I have Windows 8 pre-installed and then installed Grub with Ubuntu. Ubuntu is not my thing so now I want to remove it along with grub. From what I have learned, with UEFI, Grub does not overwrite the windows bootloader in the EFI partition and is stored elsewhere. How would I remove grub and make my PC use the Windows bootloader instead? It should be noted that I created a seperate /boot partition when installing Ubuntu.
To do so you will need a windows installation cd/dvd
You can restore the Windows bootloader with a Windows 8/8.1 DVD. These instructions are inspired by Manindra Mehra's answer, but I expanded it with full working details (verified with a Windows 8.1 DVD).
This leaves the Ubuntu partition on your hard drive or SSD. To remove it:
I installed (rather upgraded win 7 to 10).
To enable me auto-restarting in Win 10,
Hope it helps
With UEFI you have both a Windows folder & an Ubuntu folder in the efi partition. the UEFI reads the efi entries and adds them to its own NVRAM to remember them. You have to remove ubuntu folder from efi partition first or UEFI will re-add it. Then you have to remove UEFI entry from UEFI.
You should have these folders in the efi partition. Delete only the ubuntu folder. Live installer should show folders. And if only Windows you have to mount from inside Windows the efi partition as it is not normally mounted.
You should not have to install Ubuntu but can use live installer DVD or flash drive. Some UEFI systems may let you do the UEFI edit from UEFI menu.
from liveDVD or flash and use efibootmgr
The "-v" option displays all the entries so you can confirm you're deleting the right one, and then you use the combination of "-b ####" (to specify the entry) and "-B" (to delete it). Examples #5 is delete:
If All Else Fails!
The guy above me's method does not work on newer EFI computers. I solved the problem. Here is how I did it. WARNING, you have to reinstall Linux / grub first!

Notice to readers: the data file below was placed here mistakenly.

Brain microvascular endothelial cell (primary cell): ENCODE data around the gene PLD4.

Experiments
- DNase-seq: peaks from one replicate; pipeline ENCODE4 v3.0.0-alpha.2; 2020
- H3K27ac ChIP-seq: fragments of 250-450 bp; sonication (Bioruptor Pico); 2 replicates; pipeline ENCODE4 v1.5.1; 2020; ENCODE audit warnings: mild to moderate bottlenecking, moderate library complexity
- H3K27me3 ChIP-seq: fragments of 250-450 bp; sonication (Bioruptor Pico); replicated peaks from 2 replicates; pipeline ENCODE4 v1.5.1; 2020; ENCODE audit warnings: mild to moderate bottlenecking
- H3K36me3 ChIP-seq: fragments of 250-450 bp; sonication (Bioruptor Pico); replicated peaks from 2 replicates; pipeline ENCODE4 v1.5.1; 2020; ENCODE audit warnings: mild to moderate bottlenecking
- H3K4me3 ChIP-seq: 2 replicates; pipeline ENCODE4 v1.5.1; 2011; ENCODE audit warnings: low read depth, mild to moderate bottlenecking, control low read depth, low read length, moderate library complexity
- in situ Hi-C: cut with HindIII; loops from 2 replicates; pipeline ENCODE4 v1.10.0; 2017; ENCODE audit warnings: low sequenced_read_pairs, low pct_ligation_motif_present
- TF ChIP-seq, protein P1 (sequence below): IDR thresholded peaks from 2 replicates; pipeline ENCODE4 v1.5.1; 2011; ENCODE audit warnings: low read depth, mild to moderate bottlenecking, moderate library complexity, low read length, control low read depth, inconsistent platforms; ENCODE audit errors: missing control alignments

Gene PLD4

Steps: (this is if nothing else works and takes a long time)
1: Reinstall Ubuntu / Linux mint (this is just so you can use GRUB to boot into Windows).
1.5: Restart and boot into windows (if you can't boot to Windows, then live boot from the CD or USB and run the following in a console:
If you have a windows repair disk you can select the UEFI firmware option and load Windows from there (to avoid reinstalling Linux)
Boot repair (if needed right now)
1g: Select recommended repair and follow the on screen instructions.
2g: After your done, reboot. You should see the grub menu, even though you can boot to Windows from here, this is not what we want yet... But find the option that boots into Windows.
2: Once your booted into Windows, run your disk partition editor and delete All partitions related to Linux / grub. Especially make sure the small grub partition is removed. Reboot
2.5: Make sure the windows loader is the first selected boot device. (most likely is). Disable the Ubuntu option. Continue boot.
3: If you've done everything right up to this point you should see (depending on your computer) your splash screen for a second and then it will turn into an error screen saying that there was an error with the boot. ("Winload.exe is missing or corrupted" most likly).
3.5: Don't be alarmed (I was). The next step will restore your original bootloader.
4: Restart and boot to your Linux CD or USB.
5: Once booted, run boot repair commands from above again. This time when running it. It will act differently, there is no grub bootloader detected to reinstall and should run faster than before.
6: Once complete, restart.
7: Enjoy your GRUB free system!
This worked for me when nothing else did, I ran bootrec.exe. Nothing worked. This saved my computers life. Hope it saves yours!
You can also use a USB memory stick for this job. It takes three applications: Unetbootin, FreeDOS and Testdisk for DOS.
Now you're done! Reboot your computer normally. Your computer should boot up Windows now.
No CD's, USB's, DVD's. No long tutorials.
On UEFI all you have to do is:
How to do this - several solutions.
Easiest solution is to use firmware functionality and reorder NVRAM boot entries.